Network for Africa


The project will train 24 young genocide survivors to be peer counsellors so they can provide counselling to 250 genocide orphans, in group and one-to-one counselling sessions. We would also like to provide 6 childcare workers to care for 60 young children whilst their parents attend counselling.

history Campaign has now closed

It ran from 12:00 PM, 30 November 2021 to 12:00 PM, 7 December 2021

Registered Charity in England and Wales (1120932)

Check mark Match funded

Campaign target


Amount raised




Championed by The Reed Foundation


  • Community Support & DevelopmentCommunity Support & Development
  • Health/WellbeingHealth/Wellbeing
  • Poverty Alleviation/ReliefPoverty Alleviation/Relief


  • General Public/HumankindGeneral Public/Humankind
  • Young People (18-30)Young People (18-30)
  • OtherOther




While the 1994 Rwandan genocide is well known, less understood is the conflict's lingering impact on survivors' mental health & therefore their ability to lead normal lives & support themselves. Many orphans had to raise their younger siblings, some are single mothers-others have been cheated out of their inherited property by distant relatives/strangers. Since Rwandan mental health services are woefully under-resourced, many face lasting trauma, anxiety or depression.Most are living in poverty.


We will train 24 peer counsellors in trauma counselling. They will be embedded in their communities and will run group counselling for beneficiaries. These sessions will raise awareness of PTSD and reduce stigma surrounding mental illness. Peer counsellors will also identify people who need more help and refer them to the project counsellors. Relieving the survivors' anxiety & depression & offering support will equip them with the confidence to return to work and alleviate their poverty.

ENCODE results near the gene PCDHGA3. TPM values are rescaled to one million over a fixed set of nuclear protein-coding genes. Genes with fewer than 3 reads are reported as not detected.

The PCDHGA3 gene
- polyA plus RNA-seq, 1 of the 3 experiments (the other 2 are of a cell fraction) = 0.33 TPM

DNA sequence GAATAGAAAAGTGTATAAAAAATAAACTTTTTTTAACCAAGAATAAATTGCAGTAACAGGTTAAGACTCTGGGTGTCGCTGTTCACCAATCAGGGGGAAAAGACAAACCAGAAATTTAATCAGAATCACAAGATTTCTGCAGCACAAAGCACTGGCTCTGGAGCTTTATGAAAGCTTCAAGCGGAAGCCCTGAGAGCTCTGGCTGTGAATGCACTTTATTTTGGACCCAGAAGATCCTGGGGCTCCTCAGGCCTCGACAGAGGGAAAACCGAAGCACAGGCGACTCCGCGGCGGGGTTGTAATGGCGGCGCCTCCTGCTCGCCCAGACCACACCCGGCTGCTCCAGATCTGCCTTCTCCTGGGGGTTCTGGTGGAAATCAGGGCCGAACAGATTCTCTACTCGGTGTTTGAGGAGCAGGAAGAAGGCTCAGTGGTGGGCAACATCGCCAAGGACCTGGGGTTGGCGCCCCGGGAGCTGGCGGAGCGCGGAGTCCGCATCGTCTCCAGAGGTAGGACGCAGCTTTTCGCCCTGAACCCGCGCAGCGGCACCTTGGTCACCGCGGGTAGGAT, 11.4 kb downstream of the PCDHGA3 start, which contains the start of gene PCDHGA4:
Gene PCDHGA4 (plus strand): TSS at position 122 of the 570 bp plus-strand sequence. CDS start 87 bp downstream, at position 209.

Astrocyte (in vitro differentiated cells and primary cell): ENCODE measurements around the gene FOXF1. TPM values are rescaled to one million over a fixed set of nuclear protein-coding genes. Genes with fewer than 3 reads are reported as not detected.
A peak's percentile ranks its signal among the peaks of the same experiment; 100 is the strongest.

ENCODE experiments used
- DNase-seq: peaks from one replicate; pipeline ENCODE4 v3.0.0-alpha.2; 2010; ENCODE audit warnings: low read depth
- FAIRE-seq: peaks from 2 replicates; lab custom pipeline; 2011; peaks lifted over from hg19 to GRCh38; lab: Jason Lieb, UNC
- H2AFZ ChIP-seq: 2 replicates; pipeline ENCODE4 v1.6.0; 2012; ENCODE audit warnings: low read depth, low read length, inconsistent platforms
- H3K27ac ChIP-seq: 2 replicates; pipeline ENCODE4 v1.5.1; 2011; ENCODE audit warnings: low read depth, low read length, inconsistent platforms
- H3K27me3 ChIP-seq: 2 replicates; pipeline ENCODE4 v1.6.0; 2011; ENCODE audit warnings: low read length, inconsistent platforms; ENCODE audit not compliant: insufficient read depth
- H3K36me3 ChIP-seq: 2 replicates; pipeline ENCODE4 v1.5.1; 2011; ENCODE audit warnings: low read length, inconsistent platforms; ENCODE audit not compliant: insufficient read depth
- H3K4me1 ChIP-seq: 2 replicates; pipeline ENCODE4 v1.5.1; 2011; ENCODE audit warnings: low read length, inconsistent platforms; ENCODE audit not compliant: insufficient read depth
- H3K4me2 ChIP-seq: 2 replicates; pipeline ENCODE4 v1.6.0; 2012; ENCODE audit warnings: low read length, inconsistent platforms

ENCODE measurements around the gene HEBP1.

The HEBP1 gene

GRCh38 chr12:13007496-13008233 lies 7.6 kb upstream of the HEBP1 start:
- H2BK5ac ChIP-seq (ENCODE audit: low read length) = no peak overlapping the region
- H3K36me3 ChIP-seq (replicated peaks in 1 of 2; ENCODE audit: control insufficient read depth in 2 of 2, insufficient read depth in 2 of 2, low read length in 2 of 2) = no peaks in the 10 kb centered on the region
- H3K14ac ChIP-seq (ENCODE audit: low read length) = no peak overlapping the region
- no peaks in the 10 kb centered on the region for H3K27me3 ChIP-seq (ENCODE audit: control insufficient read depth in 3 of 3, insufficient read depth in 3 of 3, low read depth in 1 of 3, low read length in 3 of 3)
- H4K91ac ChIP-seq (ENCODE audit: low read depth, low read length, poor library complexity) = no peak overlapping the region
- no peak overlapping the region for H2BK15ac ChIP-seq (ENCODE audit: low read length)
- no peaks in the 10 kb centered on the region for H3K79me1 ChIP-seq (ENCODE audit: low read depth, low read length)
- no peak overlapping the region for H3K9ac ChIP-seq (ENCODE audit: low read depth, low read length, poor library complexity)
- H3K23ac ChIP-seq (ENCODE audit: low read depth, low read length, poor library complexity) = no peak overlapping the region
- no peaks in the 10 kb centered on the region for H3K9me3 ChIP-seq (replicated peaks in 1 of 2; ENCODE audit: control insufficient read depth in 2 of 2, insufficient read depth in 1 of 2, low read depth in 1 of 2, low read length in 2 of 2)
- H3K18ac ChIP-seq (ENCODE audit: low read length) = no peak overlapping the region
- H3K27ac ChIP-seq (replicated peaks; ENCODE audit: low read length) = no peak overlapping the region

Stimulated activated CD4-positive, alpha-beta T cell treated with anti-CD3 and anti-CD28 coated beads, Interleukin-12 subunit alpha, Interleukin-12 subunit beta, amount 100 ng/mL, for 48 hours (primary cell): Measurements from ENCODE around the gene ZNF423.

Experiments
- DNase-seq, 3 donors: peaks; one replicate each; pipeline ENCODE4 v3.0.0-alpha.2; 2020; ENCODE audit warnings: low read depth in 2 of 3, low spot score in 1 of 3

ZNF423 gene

• As an orphan, I lived in misery with my young sister-we survived together with depression and anger. I attempted to commit suicide. Today I am happy. Since the commencement of this counselling group, something positive has changed in my life-I have started smiling and have some people whom I trust.

    — Participant 1

  • After the genocide, I knew that life was not going to be the same. I was very sad and angry at the people who killed my family. I thought that alcohol would resolve it all, but through the group counselling, I realised that I have to take charge of my life and decrease my alcohol consumption.

    — Participant 2

  • I gained more skills from this counselling group, and a lot of skills. I now have new people that listen to my sorrow, and I can share and accept my past experiences. Now I have plans for the future and for my children.

    — Paticipant 3